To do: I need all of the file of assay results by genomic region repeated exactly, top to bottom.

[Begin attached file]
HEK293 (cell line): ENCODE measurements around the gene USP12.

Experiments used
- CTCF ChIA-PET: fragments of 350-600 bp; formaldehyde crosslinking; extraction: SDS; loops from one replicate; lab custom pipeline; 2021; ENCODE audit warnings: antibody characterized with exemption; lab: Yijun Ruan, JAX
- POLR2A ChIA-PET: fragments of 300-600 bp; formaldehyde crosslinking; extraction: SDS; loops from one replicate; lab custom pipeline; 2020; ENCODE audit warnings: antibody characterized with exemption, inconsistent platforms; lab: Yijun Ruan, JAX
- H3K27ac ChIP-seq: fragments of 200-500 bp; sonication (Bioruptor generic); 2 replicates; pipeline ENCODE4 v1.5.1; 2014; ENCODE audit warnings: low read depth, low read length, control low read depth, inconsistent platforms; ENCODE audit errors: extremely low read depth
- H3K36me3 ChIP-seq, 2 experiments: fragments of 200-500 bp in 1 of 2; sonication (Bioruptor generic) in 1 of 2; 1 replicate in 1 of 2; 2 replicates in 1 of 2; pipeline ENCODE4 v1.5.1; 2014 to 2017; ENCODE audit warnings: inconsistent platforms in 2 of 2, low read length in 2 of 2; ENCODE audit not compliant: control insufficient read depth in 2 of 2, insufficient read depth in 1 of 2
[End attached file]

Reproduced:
HEK293 (cell line): ENCODE measurements around the gene USP12.

Experiments used
- CTCF ChIA-PET: fragments of 350-600 bp; formaldehyde crosslinking; extraction: SDS; loops from one replicate; lab custom pipeline; 2021; ENCODE audit warnings: antibody characterized with exemption; lab: Yijun Ruan, JAX
- POLR2A ChIA-PET: fragments of 300-600 bp; formaldehyde crosslinking; extraction: SDS; loops from one replicate; lab custom pipeline; 2020; ENCODE audit warnings: antibody characterized with exemption, inconsistent platforms; lab: Yijun Ruan, JAX
- H3K27ac ChIP-seq: fragments of 200-500 bp; sonication (Bioruptor generic); 2 replicates; pipeline ENCODE4 v1.5.1; 2014; ENCODE audit warnings: low read depth, low read length, control low read depth, inconsistent platforms; ENCODE audit errors: extremely low read depth
- H3K36me3 ChIP-seq, 2 experiments: fragments of 200-500 bp in 1 of 2; sonication (Bioruptor generic) in 1 of 2; 1 replicate in 1 of 2; 2 replicates in 1 of 2; pipeline ENCODE4 v1.5.1; 2014 to 2017; ENCODE audit warnings: inconsistent platforms in 2 of 2, low read length in 2 of 2; ENCODE audit not compliant: control insufficient read depth in 2 of 2, insufficient read depth in 1 of 2